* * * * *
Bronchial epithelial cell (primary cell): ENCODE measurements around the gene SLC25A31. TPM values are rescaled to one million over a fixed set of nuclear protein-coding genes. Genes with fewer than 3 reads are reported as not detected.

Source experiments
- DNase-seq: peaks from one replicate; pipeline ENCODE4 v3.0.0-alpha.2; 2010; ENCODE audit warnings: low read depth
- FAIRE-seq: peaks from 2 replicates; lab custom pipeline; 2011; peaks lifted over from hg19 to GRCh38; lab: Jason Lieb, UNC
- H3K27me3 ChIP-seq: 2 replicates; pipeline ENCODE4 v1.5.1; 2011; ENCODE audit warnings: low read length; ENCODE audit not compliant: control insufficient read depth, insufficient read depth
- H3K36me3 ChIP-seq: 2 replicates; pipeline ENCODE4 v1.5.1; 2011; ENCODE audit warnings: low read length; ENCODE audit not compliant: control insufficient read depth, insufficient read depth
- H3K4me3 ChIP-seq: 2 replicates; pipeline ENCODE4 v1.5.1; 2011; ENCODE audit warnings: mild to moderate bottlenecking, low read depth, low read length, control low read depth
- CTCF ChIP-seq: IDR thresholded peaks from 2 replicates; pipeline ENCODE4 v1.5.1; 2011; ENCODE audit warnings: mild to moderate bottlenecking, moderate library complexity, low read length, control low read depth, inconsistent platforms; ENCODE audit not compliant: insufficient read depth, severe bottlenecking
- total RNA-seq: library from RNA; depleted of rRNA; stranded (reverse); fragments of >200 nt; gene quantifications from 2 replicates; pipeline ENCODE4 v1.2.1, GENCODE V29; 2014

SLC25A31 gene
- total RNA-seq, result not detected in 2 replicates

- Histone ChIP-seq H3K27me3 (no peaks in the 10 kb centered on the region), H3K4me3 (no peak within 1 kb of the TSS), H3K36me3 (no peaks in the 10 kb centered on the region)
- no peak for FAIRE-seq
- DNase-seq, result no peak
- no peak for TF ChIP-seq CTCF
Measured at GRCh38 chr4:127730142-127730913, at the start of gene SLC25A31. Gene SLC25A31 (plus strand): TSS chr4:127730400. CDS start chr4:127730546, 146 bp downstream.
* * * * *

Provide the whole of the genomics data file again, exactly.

Bronchial epithelial cell (primary cell): ENCODE measurements around the gene SLC25A31. TPM values are rescaled to one million over a fixed set of nuclear protein-coding genes. Genes with fewer than 3 reads are reported as not detected.

Source experiments
- DNase-seq: peaks from one replicate; pipeline ENCODE4 v3.0.0-alpha.2; 2010; ENCODE audit warnings: low read depth
- FAIRE-seq: peaks from 2 replicates; lab custom pipeline; 2011; peaks lifted over from hg19 to GRCh38; lab: Jason Lieb, UNC
- H3K27me3 ChIP-seq: 2 replicates; pipeline ENCODE4 v1.5.1; 2011; ENCODE audit warnings: low read length; ENCODE audit not compliant: control insufficient read depth, insufficient read depth
- H3K36me3 ChIP-seq: 2 replicates; pipeline ENCODE4 v1.5.1; 2011; ENCODE audit warnings: low read length; ENCODE audit not compliant: control insufficient read depth, insufficient read depth
- H3K4me3 ChIP-seq: 2 replicates; pipeline ENCODE4 v1.5.1; 2011; ENCODE audit warnings: mild to moderate bottlenecking, low read depth, low read length, control low read depth
- CTCF ChIP-seq: IDR thresholded peaks from 2 replicates; pipeline ENCODE4 v1.5.1; 2011; ENCODE audit warnings: mild to moderate bottlenecking, moderate library complexity, low read length, control low read depth, inconsistent platforms; ENCODE audit not compliant: insufficient read depth, severe bottlenecking
- total RNA-seq: library from RNA; depleted of rRNA; stranded (reverse); fragments of >200 nt; gene quantifications from 2 replicates; pipeline ENCODE4 v1.2.1, GENCODE V29; 2014

SLC25A31 gene
- total RNA-seq, result not detected in 2 replicates

- Histone ChIP-seq H3K27me3 (no peaks in the 10 kb centered on the region), H3K4me3 (no peak within 1 kb of the TSS), H3K36me3 (no peaks in the 10 kb centered on the region)
- no peak for FAIRE-seq
- DNase-seq, result no peak
- no peak for TF ChIP-seq CTCF
Measured at GRCh38 chr4:127730142-127730913, at the start of gene SLC25A31. Gene SLC25A31 (plus strand): TSS chr4:127730400. CDS start chr4:127730546, 146 bp downstream.